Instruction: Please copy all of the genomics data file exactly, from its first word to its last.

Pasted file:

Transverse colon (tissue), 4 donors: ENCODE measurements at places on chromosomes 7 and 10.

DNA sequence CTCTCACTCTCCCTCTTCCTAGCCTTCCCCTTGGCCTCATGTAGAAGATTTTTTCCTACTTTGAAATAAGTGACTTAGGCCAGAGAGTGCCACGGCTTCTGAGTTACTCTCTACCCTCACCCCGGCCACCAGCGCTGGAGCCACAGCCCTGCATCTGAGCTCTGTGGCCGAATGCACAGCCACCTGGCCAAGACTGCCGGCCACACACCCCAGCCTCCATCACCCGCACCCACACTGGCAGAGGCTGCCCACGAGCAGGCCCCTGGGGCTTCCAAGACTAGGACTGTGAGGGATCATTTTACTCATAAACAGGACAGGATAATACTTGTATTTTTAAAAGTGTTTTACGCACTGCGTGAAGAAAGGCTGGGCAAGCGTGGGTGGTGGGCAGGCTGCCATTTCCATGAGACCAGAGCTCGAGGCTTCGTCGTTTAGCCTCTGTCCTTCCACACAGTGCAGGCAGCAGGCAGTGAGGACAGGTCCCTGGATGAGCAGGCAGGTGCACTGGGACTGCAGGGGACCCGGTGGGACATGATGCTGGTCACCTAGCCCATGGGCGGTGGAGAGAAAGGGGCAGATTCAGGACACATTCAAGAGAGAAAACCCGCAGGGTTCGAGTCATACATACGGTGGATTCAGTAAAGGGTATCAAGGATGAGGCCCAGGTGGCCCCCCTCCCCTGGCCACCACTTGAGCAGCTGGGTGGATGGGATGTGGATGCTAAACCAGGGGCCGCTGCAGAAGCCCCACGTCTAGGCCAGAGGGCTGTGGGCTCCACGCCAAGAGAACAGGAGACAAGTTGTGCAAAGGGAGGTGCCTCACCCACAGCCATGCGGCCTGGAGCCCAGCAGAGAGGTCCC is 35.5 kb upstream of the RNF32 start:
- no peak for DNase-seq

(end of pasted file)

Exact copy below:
Transverse colon (tissue), 4 donors: ENCODE measurements at places on chromosomes 7 and 10.

DNA sequence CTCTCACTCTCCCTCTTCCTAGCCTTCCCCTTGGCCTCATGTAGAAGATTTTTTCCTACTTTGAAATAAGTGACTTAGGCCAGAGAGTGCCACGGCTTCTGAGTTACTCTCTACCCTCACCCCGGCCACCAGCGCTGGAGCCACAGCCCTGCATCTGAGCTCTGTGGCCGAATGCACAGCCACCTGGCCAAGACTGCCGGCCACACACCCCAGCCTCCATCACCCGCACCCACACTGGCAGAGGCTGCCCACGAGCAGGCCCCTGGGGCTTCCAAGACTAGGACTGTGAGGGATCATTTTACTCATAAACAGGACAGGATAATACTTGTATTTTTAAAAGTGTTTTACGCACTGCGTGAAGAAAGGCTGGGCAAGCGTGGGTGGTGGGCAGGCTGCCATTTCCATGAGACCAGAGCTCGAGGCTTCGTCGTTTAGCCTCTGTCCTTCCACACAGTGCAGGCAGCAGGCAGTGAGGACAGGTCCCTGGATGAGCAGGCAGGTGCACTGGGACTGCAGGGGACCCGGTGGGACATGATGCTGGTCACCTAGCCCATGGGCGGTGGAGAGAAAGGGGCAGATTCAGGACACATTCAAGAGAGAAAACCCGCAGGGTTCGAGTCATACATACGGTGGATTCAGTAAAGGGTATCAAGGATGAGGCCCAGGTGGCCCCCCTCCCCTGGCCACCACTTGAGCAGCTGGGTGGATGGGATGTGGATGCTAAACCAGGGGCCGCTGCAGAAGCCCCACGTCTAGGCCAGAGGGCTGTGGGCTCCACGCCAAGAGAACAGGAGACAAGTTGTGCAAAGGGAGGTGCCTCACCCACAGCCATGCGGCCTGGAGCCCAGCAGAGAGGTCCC is 35.5 kb upstream of the RNF32 start:
- no peak for DNase-seq